|5 Beds||8 Baths||2.100 Sq.m.|
Perched on the crest of a hill in the Foglia River valley, halfway between Urbino and the Adriatic coast, this splendid manor welcomes us in the center of a small village in the Marche region. The castle can already be admired in the distance, with its elegant silhouette typical of the medieval era.
The construction of the main nucleus, commissioned by the Malatesta family, dates back to 1290. The property then, after many disputes, passed to the Montefeltro family and later to the Papal State, reaching up to the current owner who has been able to enhance this extraordinary property with an impressive restoration, intervening on the external walls, the roofs, floors and technical systems, using recycled materials and working very carefully without disrupting the original medieval setting of the Castle.
We access the property through a large internal courtyard of about 700 square meters surrounded by the original walls that enclose the central nucleus, rebuilt several times over the centuries. The internal courtyard leads directly to the main building, developed on 5 floors.
Upon entering we find various reception halls, staggered over two floors and perfectly restored, still used today for banquets and ceremonies. On the ground floor we find various service rooms, including: two kitchens, bathrooms and changing rooms, as well as additional rooms, some of which still need to be finished and whose destination may vary according to different needs. Going up to the first floor, we find the Armor Room of about 170 square meters, which is unfinished and can be configured according to different options and preferences.
The rooms are currently used to host various events and to recreate original historical settings.
From one of the rooms on the first floor, we can go up to the second floor where we find a large sleeping area, consisting of five suites, each with a private bathroom.
The floor needs to be entirely renovated, either keeping the current subdivision or modifying it. Going up to the third and fourth floors, via the massive wooden staircase inside the tower, we find two elegant apartments featuring high ceilings with original beams and embellished with frescoes. Probably private rooms of the Families who have succeeded in the ownership of this splendid Castle. On both floors we also find a large terrace with sea view and a second terrace overlooking the internal courtyard of the Castle.
The private apartments of Count Petrangolini are completely frescoed with war scenes, certainly in memory of the many vicissitudes that the residence has experienced during its seven centuries of history.
Over the main body we find a large fascinating crenellated tower. From the top, we can enjoy a breathtaking view of the entire surrounding countryside all the way to the sea.
On the perimeter walls rise three more towers, with access both from the inside and from the street, where other luxury suites can be obtained.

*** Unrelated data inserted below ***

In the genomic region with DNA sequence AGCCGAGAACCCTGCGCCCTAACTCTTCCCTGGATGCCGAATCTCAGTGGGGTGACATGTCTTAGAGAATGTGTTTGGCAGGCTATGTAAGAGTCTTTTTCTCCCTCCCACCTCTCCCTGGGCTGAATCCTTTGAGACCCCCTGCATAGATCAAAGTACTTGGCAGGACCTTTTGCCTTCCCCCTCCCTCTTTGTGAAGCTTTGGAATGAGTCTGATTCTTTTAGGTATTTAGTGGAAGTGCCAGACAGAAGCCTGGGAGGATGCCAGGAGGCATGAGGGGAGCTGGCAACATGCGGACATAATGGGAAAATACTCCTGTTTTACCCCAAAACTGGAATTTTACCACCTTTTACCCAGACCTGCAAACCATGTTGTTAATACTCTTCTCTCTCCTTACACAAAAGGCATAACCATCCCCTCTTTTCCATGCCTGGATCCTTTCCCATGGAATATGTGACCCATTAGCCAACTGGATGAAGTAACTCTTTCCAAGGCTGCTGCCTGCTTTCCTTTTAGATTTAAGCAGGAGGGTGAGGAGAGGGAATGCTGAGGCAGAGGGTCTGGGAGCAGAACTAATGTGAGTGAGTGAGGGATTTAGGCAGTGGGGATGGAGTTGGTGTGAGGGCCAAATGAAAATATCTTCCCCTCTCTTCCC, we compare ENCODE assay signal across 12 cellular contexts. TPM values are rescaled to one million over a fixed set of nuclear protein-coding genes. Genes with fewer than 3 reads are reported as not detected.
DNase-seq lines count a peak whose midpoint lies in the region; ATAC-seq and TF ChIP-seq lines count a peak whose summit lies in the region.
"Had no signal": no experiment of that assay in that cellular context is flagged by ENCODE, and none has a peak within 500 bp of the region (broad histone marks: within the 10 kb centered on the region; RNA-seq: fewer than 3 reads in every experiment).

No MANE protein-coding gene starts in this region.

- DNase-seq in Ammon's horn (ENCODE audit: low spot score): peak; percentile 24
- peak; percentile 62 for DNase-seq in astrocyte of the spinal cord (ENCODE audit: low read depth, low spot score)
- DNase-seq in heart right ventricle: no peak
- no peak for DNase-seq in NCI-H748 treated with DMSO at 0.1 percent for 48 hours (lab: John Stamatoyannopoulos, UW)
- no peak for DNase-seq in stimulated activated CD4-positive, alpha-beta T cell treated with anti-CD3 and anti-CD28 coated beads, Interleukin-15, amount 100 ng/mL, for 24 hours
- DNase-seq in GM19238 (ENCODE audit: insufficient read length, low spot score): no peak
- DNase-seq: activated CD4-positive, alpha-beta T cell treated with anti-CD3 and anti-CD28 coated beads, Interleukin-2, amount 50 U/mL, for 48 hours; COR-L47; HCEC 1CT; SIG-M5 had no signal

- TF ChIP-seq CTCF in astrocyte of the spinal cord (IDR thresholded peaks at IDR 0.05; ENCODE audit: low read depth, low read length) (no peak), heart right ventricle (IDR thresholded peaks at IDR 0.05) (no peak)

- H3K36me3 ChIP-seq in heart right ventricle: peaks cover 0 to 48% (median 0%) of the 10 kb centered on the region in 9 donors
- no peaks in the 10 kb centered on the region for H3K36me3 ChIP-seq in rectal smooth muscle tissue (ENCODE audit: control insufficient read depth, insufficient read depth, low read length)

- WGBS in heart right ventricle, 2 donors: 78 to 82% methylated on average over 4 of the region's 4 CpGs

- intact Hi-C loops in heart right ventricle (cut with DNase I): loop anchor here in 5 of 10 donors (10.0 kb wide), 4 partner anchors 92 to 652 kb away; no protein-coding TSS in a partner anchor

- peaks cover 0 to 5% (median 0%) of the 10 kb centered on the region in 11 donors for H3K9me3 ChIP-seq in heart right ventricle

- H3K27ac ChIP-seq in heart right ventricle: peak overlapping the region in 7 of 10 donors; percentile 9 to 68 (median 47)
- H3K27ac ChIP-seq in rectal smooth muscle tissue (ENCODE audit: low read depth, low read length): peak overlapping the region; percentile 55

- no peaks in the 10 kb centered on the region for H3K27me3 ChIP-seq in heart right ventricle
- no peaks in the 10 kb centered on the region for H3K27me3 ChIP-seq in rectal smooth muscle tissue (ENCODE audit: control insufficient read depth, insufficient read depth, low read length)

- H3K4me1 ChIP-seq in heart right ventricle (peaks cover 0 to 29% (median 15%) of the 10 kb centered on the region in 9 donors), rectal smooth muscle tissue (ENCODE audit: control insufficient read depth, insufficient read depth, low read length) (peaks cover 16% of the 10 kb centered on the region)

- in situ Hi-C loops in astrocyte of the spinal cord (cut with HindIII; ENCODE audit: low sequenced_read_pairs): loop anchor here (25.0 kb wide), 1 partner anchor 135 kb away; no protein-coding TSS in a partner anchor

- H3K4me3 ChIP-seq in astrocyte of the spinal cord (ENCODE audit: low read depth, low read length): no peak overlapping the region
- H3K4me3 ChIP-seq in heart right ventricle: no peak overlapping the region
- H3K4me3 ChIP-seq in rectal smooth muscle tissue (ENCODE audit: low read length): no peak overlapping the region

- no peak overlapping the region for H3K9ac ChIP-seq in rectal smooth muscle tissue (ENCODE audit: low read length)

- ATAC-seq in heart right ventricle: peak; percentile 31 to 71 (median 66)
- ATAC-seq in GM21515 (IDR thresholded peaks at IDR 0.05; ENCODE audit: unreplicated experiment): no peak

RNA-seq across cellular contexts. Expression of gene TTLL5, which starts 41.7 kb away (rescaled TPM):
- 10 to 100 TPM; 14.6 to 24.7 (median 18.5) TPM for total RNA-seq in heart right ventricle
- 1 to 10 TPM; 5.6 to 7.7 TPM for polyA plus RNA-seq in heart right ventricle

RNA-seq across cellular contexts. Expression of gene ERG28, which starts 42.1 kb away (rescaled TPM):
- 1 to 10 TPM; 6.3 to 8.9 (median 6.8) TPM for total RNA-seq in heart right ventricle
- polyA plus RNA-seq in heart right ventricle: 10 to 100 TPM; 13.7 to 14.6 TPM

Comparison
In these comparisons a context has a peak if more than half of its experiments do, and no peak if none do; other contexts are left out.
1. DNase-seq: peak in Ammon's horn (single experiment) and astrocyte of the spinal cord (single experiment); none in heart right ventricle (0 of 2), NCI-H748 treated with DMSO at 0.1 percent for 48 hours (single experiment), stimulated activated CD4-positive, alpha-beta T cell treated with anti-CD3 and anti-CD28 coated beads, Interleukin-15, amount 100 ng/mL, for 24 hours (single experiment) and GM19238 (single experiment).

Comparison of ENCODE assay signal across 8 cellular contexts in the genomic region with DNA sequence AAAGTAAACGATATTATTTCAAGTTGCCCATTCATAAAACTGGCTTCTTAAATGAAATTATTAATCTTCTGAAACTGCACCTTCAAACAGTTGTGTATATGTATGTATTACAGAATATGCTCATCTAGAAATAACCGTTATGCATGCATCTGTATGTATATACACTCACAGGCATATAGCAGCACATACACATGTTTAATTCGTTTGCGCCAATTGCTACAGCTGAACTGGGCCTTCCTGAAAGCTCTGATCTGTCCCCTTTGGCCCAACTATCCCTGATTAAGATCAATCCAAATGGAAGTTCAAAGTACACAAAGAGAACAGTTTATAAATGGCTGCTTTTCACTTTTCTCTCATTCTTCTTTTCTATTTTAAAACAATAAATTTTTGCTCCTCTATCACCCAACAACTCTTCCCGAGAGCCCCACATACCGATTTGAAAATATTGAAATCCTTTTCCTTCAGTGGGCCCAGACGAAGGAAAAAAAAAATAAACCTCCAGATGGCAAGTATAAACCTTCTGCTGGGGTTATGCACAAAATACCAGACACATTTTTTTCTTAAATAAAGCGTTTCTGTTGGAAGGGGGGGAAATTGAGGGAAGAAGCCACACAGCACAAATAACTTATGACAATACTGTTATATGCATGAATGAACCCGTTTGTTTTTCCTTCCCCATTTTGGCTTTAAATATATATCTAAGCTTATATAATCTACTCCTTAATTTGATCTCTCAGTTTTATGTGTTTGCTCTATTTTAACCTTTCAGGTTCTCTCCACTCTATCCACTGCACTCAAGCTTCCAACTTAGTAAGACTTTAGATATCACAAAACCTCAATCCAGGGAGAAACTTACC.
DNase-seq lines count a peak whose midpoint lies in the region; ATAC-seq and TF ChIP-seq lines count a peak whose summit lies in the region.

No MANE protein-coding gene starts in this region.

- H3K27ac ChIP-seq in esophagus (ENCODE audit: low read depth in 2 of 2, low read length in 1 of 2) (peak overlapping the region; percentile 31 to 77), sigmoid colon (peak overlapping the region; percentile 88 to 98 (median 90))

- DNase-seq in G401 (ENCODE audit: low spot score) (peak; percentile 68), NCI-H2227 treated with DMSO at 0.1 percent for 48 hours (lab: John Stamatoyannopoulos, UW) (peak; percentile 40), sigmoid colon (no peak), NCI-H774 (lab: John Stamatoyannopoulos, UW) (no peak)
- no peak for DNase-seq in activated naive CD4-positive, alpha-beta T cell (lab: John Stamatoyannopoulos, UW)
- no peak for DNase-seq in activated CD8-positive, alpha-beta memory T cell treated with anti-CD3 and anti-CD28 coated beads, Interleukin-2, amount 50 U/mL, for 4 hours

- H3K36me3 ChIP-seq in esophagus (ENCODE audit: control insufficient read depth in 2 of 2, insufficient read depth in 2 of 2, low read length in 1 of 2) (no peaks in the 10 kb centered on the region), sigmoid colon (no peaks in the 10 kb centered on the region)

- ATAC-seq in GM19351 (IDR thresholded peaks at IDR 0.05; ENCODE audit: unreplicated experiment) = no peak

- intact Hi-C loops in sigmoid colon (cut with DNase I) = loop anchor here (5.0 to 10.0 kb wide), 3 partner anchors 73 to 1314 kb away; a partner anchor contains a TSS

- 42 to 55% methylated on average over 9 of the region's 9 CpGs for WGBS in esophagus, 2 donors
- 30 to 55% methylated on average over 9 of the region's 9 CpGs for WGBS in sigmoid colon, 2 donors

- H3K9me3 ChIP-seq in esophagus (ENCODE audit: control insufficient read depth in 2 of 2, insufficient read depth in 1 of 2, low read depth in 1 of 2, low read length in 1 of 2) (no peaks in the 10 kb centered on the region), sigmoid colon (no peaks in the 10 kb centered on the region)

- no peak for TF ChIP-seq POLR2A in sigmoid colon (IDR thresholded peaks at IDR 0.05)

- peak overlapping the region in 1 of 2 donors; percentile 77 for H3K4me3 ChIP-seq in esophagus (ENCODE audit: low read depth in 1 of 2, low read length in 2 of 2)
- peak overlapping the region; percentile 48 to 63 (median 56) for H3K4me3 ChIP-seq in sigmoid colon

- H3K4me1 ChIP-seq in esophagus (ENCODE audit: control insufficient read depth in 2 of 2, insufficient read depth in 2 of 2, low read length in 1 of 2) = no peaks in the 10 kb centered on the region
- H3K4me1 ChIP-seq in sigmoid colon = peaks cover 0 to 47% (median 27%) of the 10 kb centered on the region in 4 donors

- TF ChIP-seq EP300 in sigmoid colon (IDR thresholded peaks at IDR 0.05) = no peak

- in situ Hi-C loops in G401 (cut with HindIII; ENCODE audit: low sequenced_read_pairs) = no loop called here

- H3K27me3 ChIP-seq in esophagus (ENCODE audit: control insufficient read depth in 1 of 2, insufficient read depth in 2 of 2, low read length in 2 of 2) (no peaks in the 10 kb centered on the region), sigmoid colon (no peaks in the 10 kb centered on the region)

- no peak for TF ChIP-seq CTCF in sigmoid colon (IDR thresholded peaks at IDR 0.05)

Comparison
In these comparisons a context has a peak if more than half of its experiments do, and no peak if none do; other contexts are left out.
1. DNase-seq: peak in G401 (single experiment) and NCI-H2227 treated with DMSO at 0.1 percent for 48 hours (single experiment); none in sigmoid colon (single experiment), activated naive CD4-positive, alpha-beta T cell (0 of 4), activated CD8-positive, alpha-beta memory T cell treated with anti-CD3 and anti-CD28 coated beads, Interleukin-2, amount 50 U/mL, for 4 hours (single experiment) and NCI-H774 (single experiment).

The underground caves containing the icebox and other service rooms are also very suggestive.
Tavoleto owes its name to the word “tavola”, which means wood board in Italian. Here artisans worked at the ancient processing of lumber which, turned into boards, was transported to the sources of the Tiber from where it “slipped” to Rome.
Enclosed by ancient walls, it no longer retains any trace of the fortress that Francesco di Giorgio Martini designed for Duke Frederick in 1458. In fact, the fortress was torn down in 1865 and in its place a medieval-style castle was built, retaining, in the part behind the gardens, part of the ancient structure. Also visible are the remains of a Roman building.
The first records of the Tavoleto castle date back to 1361, when it is mentioned among the 42 castles of Rimini, and it was probably built in the last years of the 1200s by the Malatesta family. In the 15th century the castle of Tavoleto was involved in the war between Federico da Montefeltro and Sigismondo Malatesta, and between 1439 and 1458 it was lost and retaken five times until it finally passed to Duke Federico. A military garrison with podestà jurisdiction over the surrounding castles was established in the new castle.
In 1631 the castle of Tavoleto, together with the entire Duchy of Urbino, returned under the direct control of the Papacy, maintaining its pre-eminence over neighboring castles having become a vicariate seat. From 1631, the Tavoleto Castle remained quietly within the affairs of the Papal State, until March 31, 1797, when Franco-Cisalpine troops marched on the castle and set it on fire. It remained in dangerous conditions until 1865, when it was torn down to use the resulting material for the construction of municipal roads and to repair the castle walls themselves.
In 1885, the lawyer Ferdinando Petrangolini received the title of Count from Pope Leo XIII and the territories belonging to the vicariate of Tavoleto were subjected to him. The Count began the reconstruction work, including the upper floors and the crenellated tower based on the outline of the existing building. Even the Second World War saw the Castle as the protagonist of fierce fighting between the German troops, busy fortifying the defenses of the nearby Gothic Line, and the Allied troops, who after a few attempts managed to free the city.
First Town With Services: 3 km Urbino: 19 km / 25 min
S.Marino: 30 kms / 40 min Rimini: 40 kms / 45 min Bologna: 150 kms / 1 h 40 min
Florence: 270 kms / 3 h Highway exit Riccione: 29 kms / 33 min
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